If your components are rated below the minimum numbers I mentioned, that’s your problem. If they meet or exceed those numbers then you should look into getting some inexpensive editing software like Vegas Movie Studio or the like. You’ll still have to make sure your unit meets the requirements for the new software so be advised as you may have the same problem.
September 26, 2010 at 5:32 PM #185703
Yes… it looks like my computer is woefully underpowered.
Intel Pentium Dual CPU T2310 @ 1.46GHz
Memory (RAM) 1.00 GB
There is no information of a video card so I’m probably just using the motherboard for video processing.
Hobbies can get expensive I think. I will take this information and decide on the editing software I’d like to use and then find a computer that will run it with power to spare.
October 7, 2010 at 4:03 AM #185704
Well… I went ahead and ordered a new computer today. It should do well.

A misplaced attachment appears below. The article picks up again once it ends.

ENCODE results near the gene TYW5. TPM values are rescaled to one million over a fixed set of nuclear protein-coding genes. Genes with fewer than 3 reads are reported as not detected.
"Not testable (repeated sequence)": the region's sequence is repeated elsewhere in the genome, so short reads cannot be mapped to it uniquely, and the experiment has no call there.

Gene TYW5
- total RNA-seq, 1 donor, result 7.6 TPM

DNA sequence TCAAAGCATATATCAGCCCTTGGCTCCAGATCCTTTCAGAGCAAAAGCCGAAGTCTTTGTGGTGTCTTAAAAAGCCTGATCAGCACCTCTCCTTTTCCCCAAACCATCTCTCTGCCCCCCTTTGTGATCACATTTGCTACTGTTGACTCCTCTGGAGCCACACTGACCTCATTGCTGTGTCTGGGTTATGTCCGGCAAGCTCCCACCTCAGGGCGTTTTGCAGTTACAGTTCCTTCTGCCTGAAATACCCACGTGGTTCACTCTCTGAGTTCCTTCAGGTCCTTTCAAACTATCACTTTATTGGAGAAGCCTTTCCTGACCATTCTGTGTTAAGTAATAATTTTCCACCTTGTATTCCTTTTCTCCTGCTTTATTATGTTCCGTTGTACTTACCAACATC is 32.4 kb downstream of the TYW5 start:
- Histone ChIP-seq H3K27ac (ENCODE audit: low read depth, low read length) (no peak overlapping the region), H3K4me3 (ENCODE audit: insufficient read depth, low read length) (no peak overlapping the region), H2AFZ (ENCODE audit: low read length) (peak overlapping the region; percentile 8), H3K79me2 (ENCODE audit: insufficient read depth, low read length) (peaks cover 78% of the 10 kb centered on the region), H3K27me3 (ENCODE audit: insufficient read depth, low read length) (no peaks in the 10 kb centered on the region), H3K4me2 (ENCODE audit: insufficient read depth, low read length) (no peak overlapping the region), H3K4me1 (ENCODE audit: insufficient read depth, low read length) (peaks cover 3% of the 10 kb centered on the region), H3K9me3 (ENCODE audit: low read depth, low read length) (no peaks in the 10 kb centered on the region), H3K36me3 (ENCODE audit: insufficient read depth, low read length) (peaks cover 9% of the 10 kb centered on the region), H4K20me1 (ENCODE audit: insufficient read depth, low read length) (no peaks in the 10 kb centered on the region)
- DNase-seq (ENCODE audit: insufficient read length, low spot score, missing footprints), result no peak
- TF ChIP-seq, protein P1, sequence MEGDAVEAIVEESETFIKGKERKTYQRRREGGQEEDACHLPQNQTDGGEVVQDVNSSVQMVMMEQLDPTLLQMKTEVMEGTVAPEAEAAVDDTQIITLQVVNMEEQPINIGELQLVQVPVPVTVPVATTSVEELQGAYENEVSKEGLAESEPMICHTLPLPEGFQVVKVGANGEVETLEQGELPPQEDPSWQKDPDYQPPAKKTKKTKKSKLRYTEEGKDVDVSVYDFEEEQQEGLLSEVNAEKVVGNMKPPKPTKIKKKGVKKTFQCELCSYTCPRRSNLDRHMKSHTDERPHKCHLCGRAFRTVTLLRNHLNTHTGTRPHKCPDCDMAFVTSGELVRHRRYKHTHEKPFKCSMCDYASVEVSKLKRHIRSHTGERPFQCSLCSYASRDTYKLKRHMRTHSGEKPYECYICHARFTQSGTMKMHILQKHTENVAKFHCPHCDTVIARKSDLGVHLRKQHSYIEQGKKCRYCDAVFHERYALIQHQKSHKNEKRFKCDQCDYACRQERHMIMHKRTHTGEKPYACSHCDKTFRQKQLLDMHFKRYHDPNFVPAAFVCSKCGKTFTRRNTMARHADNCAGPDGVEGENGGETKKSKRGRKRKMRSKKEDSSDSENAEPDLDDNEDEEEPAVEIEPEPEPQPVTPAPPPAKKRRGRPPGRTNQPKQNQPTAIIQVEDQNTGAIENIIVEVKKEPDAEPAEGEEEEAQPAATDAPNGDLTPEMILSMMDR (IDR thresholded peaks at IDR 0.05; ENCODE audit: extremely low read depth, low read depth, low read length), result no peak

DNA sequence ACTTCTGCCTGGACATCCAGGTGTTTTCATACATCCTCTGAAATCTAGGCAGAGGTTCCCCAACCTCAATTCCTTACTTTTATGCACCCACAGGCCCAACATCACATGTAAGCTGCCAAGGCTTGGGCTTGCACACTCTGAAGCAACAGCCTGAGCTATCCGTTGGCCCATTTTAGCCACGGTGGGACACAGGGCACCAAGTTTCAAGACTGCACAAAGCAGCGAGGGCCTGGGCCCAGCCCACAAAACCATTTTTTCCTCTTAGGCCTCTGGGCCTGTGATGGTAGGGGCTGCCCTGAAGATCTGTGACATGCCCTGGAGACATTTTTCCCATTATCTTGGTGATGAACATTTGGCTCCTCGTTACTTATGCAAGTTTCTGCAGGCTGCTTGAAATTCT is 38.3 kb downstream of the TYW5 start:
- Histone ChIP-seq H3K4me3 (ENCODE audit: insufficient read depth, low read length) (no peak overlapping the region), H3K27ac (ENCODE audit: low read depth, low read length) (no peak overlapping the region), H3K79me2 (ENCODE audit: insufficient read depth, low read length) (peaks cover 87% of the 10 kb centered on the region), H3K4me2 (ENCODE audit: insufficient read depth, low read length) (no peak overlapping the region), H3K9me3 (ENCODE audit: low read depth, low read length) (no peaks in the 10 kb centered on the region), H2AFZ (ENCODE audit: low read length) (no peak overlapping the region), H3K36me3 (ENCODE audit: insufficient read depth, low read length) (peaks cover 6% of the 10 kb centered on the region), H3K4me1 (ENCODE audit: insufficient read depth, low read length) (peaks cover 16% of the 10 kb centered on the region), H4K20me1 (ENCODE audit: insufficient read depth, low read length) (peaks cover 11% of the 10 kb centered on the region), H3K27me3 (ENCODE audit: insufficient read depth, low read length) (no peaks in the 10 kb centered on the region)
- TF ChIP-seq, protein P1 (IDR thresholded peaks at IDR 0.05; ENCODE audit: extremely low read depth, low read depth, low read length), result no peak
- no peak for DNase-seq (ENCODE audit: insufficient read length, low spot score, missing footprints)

AMD Athlon II X4 630 (Quad Core)
8 GB DDR2 Memory
1 TB Hard Drive
GeForce GTS250 Video Card
I’m confident this will handle the HD. The i7 would have bumped the price up to a bit more than I was willing to spend.
Any opinions? I’m having it built locally so I can always call them up and have something changed on the fly.
Thanks for all the information
October 7, 2010 at 12:01 PM #185705CraftersOfLightParticipant
Suggestion of a second harddrive. It’s aways a good idea to have one drive with just your OS and programs to run from and use the second for your working files and additional storage during your editing.